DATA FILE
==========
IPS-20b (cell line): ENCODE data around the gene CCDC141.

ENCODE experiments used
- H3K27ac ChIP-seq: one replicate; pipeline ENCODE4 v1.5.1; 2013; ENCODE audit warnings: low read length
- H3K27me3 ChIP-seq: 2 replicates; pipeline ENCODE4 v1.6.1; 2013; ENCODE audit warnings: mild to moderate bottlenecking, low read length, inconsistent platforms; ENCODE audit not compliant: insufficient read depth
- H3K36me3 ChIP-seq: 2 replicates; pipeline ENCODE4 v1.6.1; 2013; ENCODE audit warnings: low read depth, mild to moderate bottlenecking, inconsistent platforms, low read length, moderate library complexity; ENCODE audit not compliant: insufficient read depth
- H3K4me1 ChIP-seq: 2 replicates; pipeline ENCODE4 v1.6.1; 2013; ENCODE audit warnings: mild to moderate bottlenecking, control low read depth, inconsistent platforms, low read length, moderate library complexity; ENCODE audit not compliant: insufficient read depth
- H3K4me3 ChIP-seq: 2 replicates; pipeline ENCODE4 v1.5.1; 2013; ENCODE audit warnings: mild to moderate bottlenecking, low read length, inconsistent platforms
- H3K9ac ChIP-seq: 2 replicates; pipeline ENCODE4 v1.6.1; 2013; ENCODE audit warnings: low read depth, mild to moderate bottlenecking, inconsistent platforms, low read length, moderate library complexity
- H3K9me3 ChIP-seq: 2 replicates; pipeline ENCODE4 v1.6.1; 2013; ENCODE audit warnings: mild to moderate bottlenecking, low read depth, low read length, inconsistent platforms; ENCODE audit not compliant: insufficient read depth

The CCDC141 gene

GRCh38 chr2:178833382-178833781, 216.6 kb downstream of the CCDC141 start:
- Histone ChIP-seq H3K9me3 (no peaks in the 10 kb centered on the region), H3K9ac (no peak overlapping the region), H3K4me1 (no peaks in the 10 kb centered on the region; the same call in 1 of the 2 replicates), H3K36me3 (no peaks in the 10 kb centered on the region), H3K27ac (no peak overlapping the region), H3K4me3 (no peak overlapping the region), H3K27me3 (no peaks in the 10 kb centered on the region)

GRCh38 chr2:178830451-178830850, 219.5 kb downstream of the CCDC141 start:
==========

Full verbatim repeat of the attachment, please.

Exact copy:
IPS-20b (cell line): ENCODE data around the gene CCDC141.

ENCODE experiments used
- H3K27ac ChIP-seq: one replicate; pipeline ENCODE4 v1.5.1; 2013; ENCODE audit warnings: low read length
- H3K27me3 ChIP-seq: 2 replicates; pipeline ENCODE4 v1.6.1; 2013; ENCODE audit warnings: mild to moderate bottlenecking, low read length, inconsistent platforms; ENCODE audit not compliant: insufficient read depth
- H3K36me3 ChIP-seq: 2 replicates; pipeline ENCODE4 v1.6.1; 2013; ENCODE audit warnings: low read depth, mild to moderate bottlenecking, inconsistent platforms, low read length, moderate library complexity; ENCODE audit not compliant: insufficient read depth
- H3K4me1 ChIP-seq: 2 replicates; pipeline ENCODE4 v1.6.1; 2013; ENCODE audit warnings: mild to moderate bottlenecking, control low read depth, inconsistent platforms, low read length, moderate library complexity; ENCODE audit not compliant: insufficient read depth
- H3K4me3 ChIP-seq: 2 replicates; pipeline ENCODE4 v1.5.1; 2013; ENCODE audit warnings: mild to moderate bottlenecking, low read length, inconsistent platforms
- H3K9ac ChIP-seq: 2 replicates; pipeline ENCODE4 v1.6.1; 2013; ENCODE audit warnings: low read depth, mild to moderate bottlenecking, inconsistent platforms, low read length, moderate library complexity
- H3K9me3 ChIP-seq: 2 replicates; pipeline ENCODE4 v1.6.1; 2013; ENCODE audit warnings: mild to moderate bottlenecking, low read depth, low read length, inconsistent platforms; ENCODE audit not compliant: insufficient read depth

The CCDC141 gene

GRCh38 chr2:178833382-178833781, 216.6 kb downstream of the CCDC141 start:
- Histone ChIP-seq H3K9me3 (no peaks in the 10 kb centered on the region), H3K9ac (no peak overlapping the region), H3K4me1 (no peaks in the 10 kb centered on the region; the same call in 1 of the 2 replicates), H3K36me3 (no peaks in the 10 kb centered on the region), H3K27ac (no peak overlapping the region), H3K4me3 (no peak overlapping the region), H3K27me3 (no peaks in the 10 kb centered on the region)

GRCh38 chr2:178830451-178830850, 219.5 kb downstream of the CCDC141 start: